Carcinogenesis and Lung Cancer: Seventy Years of Progress and More to Come

Lung Cancer

Carcinogenesis. 2020 Sep 3:bgaa094. doi: 10.1093/carcin/bgaa094. Online ahead of print.


This commentary celebrates the 40th year of Carcinogenesis, spanning 1980 to 2020 with a focus on lung cancer. For lung cancer, these 40 years come towards the end of a century of scientific inquiry that began with descriptions of this highly-fatal malignancy and that closes with emphasis on molecular processes and genomics. This commentary gives a historical perspective of lung cancer research as well as a look into the questions that remain to be addressed. Over the 20th century and into the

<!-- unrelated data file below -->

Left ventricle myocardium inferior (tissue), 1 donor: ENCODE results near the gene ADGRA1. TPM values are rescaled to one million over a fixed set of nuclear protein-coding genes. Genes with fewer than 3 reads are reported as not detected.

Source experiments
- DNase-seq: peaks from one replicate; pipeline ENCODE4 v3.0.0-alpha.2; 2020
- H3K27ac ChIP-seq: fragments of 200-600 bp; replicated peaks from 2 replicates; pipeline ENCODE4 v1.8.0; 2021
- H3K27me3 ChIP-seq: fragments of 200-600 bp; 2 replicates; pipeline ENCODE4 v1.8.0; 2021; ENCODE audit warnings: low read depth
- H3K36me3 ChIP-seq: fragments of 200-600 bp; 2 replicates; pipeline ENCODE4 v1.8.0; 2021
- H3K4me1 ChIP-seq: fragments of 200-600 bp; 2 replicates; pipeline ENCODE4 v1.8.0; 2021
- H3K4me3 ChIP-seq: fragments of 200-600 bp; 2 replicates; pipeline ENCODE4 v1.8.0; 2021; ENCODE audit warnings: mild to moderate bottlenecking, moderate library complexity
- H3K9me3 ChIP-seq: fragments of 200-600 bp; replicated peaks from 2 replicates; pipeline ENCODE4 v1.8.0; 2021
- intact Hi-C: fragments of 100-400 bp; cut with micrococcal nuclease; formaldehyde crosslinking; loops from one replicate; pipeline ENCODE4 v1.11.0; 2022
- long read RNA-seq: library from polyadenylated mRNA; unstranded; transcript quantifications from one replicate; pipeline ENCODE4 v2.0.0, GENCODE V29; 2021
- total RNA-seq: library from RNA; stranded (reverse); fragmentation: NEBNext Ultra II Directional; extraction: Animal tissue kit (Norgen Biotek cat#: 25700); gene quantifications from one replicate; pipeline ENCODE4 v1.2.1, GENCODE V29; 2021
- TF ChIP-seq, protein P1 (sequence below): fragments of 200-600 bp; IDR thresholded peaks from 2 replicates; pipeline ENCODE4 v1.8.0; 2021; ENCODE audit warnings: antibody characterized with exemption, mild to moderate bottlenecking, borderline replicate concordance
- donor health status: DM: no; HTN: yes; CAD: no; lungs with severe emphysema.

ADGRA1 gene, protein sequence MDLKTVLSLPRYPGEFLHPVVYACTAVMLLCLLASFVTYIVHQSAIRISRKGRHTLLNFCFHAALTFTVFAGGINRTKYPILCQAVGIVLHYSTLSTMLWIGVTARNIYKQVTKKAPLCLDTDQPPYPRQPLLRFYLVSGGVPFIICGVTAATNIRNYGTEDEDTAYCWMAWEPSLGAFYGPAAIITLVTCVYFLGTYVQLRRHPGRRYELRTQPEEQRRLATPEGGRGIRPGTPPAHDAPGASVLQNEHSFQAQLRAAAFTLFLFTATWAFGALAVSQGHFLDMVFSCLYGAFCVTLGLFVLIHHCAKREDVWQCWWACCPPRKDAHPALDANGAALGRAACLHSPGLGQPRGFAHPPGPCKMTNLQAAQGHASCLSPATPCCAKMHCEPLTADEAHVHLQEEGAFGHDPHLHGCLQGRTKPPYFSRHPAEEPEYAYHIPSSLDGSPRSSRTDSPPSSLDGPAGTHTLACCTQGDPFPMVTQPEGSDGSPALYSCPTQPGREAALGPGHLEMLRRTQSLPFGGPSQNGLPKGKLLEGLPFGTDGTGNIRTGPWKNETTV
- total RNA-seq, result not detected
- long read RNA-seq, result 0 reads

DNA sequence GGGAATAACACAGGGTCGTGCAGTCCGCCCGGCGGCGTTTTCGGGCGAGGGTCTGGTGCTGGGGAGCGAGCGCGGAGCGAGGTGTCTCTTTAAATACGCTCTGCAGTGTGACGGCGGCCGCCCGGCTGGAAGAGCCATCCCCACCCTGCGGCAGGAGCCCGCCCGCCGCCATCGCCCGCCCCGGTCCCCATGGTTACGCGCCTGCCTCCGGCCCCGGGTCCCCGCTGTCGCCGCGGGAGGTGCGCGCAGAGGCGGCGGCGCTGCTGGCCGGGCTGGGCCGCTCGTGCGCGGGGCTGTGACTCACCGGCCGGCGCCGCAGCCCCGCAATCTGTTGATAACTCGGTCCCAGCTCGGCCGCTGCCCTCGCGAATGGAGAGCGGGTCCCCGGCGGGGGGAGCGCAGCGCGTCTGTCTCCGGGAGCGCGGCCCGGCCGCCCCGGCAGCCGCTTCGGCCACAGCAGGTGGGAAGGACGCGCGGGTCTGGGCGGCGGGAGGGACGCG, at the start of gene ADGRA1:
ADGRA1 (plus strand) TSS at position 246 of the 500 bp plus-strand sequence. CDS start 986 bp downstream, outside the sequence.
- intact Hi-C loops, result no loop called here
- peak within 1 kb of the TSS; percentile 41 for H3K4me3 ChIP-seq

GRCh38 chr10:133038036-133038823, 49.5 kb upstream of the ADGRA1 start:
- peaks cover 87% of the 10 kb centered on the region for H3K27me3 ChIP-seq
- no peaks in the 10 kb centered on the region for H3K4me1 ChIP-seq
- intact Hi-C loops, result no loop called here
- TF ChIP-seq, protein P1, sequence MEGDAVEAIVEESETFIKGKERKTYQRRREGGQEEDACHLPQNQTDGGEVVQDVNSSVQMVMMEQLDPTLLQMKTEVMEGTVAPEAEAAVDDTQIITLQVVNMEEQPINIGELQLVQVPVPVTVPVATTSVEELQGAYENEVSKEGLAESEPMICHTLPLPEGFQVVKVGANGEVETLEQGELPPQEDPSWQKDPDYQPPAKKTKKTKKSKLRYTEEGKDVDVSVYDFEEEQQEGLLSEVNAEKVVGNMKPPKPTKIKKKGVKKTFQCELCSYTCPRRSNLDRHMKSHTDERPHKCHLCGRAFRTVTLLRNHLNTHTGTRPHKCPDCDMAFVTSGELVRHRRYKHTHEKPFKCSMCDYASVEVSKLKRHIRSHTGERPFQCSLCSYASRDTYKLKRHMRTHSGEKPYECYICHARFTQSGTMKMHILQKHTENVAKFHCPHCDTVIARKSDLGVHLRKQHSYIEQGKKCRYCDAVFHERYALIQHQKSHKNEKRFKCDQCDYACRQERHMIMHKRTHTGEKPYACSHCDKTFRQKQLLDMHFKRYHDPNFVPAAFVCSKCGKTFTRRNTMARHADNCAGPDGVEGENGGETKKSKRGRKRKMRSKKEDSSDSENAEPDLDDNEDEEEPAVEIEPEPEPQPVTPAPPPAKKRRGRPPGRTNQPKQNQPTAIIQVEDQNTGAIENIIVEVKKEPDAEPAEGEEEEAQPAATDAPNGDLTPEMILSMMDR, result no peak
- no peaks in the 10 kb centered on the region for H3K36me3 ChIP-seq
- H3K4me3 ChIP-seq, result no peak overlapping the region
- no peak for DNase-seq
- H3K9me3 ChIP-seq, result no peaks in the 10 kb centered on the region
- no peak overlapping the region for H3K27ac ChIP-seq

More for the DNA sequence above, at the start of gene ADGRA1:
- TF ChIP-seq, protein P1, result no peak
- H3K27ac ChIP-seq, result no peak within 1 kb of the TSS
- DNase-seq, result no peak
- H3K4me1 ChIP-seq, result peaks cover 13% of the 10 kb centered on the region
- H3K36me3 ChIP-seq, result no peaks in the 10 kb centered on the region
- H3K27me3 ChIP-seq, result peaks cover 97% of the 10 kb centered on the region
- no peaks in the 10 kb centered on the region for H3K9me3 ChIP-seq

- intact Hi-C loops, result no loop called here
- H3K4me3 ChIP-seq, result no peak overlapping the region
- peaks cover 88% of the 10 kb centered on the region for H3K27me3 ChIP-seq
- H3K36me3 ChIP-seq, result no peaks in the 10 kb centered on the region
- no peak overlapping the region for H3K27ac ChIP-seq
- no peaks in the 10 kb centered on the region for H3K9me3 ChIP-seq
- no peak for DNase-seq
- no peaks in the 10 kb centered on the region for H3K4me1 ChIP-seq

first two decades of the 21st, a series of issues have more or less sequentially been the focus of epidemiological investigation of lung cancer, as questions have been answered and methodologies have evolved. These questions began with whether an epidemic was occurring and continue now with exploration of causal mechanisms and molecular risk predictors. With tobacco smoking firmly established decades ago as a cause of lung cancer, the evidence has long been sufficient to motivate tobacco prevention and control. There is unfinished business as tobacco smoking remains widespread and the industry continues to market new, addicting, products.